A new Montreal restaurant was slated to open today on the Promenade Ontario strip in Hochelaga-Maisonneuve. Rather than celebrate, however, owners Jacques Larocque, Pierre Provost, and Steve Trudeau have had to contend with a virulent campaign against their establishment—in part because the restaurant's name, La Mâle Bouffe, is a flagrantly macho play on words on malbouffe, or junk food ('mâle' translates as 'male').
Le Journal de Montréal reports that a band of 'radical feminists' recently smashed one of the restaurant's windows and plastered the Hochelaga district with posters that denounced the new business.
"The attacks are totally unfounded. I am accused of violence against women and machismo, and I find it really sad because we did nothing wrong," protested Larocque. "The person who designed our logo is a woman."
On June 2 the entrepreneur discovered that a large rock had been hurled through a window. Posters simultaneously appeared around the neighbourhood with the restaurant's logo altered to display a defiant woman in place of a mustachioed man with tattoos. Translated, the posters read: "When gentrification and sexism get on well together. Against a neighbourhood that is more and more 'clean,' expensive, and chauvinist. Against the escalation of violence against women. Reclaim our neighbourhoods and resume control of our streets."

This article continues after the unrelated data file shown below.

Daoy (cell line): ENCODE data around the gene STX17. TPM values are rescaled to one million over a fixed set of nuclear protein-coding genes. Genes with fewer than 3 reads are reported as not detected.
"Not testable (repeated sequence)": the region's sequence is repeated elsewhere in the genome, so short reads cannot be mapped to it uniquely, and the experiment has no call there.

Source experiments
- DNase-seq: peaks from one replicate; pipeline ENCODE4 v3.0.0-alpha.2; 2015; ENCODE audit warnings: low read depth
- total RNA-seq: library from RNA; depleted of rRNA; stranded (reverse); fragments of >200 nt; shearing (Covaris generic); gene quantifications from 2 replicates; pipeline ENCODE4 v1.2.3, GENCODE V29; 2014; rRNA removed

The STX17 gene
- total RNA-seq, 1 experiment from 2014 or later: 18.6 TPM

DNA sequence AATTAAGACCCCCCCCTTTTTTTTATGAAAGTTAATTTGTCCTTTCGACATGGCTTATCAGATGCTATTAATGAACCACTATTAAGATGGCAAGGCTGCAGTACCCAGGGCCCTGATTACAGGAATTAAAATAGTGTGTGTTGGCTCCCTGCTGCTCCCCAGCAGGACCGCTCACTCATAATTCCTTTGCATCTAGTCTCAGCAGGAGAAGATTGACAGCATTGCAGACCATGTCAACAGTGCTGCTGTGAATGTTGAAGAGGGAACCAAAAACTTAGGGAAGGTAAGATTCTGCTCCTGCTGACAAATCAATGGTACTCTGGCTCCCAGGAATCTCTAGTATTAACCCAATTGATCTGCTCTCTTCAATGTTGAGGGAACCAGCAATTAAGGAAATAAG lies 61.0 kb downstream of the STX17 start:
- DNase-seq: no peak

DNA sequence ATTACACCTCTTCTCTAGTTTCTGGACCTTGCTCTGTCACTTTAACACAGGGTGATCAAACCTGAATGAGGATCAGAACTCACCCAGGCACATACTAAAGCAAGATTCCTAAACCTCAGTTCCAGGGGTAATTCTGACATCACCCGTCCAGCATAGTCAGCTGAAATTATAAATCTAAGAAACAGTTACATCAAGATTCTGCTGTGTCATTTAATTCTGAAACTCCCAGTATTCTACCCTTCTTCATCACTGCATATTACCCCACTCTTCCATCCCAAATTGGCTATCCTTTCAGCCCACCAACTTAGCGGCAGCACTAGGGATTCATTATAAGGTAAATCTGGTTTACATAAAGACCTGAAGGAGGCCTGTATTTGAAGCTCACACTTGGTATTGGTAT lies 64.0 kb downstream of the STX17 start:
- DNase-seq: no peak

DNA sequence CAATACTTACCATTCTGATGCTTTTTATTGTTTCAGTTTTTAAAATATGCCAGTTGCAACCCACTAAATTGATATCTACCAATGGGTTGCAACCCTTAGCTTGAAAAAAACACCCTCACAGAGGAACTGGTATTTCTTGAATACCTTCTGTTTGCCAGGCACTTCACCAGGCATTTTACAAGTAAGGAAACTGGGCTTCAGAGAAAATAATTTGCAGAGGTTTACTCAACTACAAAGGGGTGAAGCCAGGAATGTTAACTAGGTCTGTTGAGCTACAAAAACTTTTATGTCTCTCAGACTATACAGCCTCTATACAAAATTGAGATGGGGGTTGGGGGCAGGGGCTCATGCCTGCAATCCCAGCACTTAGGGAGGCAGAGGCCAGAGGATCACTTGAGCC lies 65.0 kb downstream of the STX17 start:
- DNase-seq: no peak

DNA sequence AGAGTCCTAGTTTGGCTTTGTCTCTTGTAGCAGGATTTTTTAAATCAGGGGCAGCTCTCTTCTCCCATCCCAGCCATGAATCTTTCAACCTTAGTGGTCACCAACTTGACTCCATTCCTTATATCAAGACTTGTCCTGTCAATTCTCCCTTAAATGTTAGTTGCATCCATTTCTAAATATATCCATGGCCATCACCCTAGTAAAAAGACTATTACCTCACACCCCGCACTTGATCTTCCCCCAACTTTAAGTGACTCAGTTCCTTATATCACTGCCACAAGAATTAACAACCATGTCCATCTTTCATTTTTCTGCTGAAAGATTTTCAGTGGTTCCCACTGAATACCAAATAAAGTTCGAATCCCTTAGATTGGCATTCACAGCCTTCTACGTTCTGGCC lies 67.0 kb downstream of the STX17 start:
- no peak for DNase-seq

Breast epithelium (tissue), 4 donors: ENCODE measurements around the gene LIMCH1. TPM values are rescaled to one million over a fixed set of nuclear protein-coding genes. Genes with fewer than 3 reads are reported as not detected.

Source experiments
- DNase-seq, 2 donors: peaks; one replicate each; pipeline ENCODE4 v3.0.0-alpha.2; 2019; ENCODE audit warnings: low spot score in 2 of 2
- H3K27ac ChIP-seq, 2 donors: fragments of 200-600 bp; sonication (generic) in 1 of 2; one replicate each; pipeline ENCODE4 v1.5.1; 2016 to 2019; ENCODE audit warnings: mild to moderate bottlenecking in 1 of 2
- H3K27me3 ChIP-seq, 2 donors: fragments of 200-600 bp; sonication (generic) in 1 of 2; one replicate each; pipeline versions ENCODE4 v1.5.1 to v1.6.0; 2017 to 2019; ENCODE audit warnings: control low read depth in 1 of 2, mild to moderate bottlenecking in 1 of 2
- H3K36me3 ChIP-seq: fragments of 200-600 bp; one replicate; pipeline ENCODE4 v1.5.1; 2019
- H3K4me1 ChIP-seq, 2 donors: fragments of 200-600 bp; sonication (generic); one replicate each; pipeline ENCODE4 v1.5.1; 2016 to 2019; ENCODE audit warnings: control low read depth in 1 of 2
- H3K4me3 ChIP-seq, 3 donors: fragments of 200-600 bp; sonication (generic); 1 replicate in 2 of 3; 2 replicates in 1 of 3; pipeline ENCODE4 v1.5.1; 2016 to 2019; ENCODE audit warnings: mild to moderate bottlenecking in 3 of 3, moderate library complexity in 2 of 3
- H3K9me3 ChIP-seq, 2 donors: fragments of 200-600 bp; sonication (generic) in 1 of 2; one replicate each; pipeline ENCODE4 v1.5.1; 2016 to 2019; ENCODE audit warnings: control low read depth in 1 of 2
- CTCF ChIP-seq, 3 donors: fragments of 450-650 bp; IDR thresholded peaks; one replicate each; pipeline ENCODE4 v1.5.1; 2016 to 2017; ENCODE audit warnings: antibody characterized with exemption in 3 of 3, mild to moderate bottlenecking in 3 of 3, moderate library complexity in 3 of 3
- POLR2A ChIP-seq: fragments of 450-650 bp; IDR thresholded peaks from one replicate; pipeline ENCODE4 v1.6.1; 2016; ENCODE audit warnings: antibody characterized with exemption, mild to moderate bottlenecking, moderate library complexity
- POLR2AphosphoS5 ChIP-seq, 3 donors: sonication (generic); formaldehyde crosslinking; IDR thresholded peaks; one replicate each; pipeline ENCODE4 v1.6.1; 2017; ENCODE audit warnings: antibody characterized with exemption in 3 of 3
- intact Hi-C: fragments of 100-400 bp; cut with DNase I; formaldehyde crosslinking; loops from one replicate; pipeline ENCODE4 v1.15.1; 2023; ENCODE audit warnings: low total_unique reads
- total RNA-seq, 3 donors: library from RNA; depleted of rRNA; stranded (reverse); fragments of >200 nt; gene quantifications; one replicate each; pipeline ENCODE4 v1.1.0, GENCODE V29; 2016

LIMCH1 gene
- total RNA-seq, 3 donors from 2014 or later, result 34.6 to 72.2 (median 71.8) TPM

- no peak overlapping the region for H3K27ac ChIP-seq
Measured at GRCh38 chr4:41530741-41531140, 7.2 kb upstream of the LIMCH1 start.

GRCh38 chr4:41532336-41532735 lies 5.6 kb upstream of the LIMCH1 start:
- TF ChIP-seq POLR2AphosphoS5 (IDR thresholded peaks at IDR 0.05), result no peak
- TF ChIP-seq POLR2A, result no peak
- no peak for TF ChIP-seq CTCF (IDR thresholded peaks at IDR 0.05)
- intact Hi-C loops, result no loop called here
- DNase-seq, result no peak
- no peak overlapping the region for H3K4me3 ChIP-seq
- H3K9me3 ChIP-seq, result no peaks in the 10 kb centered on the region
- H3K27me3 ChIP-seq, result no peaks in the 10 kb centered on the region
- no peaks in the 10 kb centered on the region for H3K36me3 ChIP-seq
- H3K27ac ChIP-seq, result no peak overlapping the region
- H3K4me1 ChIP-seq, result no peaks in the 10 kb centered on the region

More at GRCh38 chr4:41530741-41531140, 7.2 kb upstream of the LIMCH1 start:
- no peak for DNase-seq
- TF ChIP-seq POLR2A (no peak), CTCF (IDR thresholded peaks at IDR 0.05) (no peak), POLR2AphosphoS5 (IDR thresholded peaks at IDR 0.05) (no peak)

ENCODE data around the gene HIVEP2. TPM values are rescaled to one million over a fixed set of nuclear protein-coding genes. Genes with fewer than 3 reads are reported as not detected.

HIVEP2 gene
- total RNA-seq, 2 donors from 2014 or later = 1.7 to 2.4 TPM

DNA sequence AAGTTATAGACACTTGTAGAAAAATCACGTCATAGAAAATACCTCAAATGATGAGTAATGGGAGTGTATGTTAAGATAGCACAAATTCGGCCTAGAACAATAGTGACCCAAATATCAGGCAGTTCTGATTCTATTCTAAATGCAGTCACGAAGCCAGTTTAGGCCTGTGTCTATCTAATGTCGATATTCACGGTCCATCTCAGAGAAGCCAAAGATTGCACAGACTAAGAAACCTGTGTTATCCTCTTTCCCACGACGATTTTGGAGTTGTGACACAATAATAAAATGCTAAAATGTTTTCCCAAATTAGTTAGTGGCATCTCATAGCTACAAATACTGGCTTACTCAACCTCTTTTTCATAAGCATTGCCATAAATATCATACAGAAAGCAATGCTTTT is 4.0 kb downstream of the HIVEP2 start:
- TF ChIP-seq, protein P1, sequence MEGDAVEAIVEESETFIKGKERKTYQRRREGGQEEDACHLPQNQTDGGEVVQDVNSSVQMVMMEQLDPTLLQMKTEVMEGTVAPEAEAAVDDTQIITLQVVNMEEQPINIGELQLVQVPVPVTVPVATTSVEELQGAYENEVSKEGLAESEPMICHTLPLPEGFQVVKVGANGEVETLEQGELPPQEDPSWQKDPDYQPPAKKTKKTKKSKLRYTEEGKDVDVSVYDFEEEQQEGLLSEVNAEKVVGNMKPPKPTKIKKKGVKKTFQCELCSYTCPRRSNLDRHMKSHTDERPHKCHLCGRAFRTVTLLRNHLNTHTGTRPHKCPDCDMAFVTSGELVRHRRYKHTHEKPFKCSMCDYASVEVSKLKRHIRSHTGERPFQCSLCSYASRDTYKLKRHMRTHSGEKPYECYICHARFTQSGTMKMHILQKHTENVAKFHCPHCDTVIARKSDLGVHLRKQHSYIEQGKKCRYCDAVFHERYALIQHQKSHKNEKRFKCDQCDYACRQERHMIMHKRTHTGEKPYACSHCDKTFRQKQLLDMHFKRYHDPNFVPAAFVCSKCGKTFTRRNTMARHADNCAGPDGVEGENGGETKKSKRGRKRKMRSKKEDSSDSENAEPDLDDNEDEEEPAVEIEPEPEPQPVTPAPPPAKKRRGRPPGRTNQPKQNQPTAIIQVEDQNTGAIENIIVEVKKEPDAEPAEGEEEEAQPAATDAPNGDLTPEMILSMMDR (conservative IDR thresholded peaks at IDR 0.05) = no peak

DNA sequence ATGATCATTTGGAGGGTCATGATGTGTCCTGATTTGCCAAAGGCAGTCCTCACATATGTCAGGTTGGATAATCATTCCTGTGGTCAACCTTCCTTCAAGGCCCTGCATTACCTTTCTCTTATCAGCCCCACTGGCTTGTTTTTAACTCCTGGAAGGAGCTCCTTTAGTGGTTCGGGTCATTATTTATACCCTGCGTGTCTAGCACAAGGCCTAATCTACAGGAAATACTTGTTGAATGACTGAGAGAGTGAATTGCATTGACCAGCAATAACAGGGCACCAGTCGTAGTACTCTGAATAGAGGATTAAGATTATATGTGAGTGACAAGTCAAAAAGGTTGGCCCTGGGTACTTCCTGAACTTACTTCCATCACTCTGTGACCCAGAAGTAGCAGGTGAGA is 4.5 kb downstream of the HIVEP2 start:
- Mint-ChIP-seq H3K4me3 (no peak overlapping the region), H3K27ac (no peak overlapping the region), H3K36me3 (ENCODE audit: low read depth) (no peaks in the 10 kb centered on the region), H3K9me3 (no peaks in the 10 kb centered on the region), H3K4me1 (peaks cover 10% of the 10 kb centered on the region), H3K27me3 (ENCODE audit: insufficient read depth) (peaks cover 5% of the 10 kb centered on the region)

"Those who have seen the people who put up the posters say they are members of a feminist-anarchist group. But no one has claimed responsibility for the vandalism so I don't want to make too many accusations," cautioned Larocque. "The concept behind the name La Mâle Bouffe is purely marketing. We make good food in slightly larger portions and wanted the name to be a play on words with junk food. I don't want to attack anyone personally."
In response to HoMa's apparent anti-gentrification vandalism epidemic and the group's 'take back the streets' message, Larocque told a reporter: "I was raised here from the age of two, so when I read that they want to take back their neighbourhood, I tell them it's been 30 years that I've lived here. I lived here when it was really poor and I'm glad that the neighbourhood is no longer as poor."
ICYMI, restaurants in another part of Montreal have been recent victims of vandalism protests as well.